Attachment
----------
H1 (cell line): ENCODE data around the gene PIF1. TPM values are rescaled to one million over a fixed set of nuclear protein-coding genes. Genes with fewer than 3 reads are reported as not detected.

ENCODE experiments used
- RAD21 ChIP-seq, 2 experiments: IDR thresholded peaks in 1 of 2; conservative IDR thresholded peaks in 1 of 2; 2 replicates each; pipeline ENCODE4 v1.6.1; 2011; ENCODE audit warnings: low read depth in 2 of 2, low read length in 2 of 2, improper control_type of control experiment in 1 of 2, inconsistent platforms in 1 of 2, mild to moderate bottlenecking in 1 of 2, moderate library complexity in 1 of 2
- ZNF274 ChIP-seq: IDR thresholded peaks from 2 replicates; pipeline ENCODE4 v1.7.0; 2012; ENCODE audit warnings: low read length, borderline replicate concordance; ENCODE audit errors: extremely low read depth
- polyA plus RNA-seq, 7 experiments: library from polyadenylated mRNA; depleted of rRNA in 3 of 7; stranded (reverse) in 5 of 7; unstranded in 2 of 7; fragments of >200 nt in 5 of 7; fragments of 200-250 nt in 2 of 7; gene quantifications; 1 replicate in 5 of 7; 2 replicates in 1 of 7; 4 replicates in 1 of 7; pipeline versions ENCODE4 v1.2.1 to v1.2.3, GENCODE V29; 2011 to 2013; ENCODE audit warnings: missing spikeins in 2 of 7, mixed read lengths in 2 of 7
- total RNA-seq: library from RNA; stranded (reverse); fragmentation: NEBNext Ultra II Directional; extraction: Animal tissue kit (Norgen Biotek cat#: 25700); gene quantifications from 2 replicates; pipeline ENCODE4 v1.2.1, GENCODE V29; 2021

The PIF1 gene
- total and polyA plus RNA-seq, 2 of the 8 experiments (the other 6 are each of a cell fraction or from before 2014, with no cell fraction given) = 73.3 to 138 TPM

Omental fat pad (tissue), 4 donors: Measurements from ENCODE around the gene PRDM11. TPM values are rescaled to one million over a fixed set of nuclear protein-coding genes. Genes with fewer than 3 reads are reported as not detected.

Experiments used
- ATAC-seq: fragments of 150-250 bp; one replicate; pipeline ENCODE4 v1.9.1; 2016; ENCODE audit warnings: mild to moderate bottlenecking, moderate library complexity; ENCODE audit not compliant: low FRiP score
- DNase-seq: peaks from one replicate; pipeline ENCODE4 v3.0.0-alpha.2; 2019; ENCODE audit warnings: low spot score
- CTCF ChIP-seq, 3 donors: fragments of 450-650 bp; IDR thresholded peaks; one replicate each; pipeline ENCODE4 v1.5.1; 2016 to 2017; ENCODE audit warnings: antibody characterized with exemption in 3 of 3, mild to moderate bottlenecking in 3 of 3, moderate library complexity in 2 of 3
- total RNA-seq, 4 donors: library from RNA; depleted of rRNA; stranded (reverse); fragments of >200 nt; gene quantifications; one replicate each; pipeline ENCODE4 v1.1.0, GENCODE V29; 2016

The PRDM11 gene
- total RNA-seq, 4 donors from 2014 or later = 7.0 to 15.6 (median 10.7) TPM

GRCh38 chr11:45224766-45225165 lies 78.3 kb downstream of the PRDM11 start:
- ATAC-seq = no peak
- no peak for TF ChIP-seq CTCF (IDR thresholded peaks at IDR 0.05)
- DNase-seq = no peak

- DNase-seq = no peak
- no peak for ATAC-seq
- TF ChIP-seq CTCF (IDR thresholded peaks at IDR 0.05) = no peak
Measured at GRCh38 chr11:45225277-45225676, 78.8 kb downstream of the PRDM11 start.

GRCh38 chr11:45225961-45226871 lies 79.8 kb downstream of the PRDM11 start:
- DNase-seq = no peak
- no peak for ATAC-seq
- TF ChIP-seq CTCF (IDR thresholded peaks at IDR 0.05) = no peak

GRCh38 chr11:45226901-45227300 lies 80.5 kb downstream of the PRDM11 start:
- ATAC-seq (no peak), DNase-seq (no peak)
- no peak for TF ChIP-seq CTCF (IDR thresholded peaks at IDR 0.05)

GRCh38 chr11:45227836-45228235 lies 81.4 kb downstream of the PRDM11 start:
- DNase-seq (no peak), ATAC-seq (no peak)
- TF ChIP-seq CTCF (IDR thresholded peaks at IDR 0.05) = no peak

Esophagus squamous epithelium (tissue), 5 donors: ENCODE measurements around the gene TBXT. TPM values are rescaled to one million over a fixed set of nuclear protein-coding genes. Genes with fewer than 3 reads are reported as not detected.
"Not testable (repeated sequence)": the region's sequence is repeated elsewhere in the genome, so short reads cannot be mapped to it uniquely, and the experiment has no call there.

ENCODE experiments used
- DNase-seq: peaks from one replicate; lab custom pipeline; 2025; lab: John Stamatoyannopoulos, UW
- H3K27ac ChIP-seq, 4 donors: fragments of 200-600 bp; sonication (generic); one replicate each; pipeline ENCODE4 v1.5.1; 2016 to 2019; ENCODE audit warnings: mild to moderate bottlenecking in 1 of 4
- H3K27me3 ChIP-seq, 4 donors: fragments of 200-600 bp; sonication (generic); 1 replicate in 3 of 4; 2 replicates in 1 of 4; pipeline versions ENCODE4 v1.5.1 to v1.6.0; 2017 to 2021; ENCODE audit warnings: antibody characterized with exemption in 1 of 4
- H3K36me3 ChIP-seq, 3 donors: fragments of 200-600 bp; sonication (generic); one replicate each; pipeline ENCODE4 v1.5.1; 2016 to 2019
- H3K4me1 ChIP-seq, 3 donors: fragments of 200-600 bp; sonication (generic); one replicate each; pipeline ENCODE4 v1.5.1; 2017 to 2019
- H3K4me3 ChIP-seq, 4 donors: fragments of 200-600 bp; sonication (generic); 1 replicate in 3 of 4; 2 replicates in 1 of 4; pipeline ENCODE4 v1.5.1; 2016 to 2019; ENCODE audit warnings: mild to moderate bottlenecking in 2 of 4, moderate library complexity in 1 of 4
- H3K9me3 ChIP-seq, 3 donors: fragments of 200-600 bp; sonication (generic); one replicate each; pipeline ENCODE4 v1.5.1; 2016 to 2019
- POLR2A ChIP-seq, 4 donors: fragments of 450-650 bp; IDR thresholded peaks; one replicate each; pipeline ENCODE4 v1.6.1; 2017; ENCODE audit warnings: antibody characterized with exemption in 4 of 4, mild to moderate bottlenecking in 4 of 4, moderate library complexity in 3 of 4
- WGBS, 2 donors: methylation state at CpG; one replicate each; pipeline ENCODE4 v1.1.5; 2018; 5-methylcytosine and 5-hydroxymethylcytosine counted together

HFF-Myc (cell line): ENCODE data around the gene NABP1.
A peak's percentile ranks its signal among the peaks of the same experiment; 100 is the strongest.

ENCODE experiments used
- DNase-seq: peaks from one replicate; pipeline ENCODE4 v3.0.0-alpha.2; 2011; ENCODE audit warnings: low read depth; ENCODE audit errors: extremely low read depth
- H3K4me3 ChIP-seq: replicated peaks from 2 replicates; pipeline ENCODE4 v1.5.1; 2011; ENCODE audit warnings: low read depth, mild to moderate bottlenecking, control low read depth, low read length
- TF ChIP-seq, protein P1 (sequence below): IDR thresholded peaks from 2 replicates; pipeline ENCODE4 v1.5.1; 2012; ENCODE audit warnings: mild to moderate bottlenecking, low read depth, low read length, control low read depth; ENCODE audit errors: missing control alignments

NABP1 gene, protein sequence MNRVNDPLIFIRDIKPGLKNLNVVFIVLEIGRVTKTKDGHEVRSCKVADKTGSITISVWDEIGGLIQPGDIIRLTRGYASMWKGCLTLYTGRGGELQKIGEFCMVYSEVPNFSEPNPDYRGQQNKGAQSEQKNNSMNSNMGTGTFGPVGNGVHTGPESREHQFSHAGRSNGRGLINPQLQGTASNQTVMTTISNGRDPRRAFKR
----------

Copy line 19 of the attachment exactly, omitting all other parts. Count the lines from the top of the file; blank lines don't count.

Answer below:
- no peak for TF ChIP-seq CTCF (IDR thresholded peaks at IDR 0.05)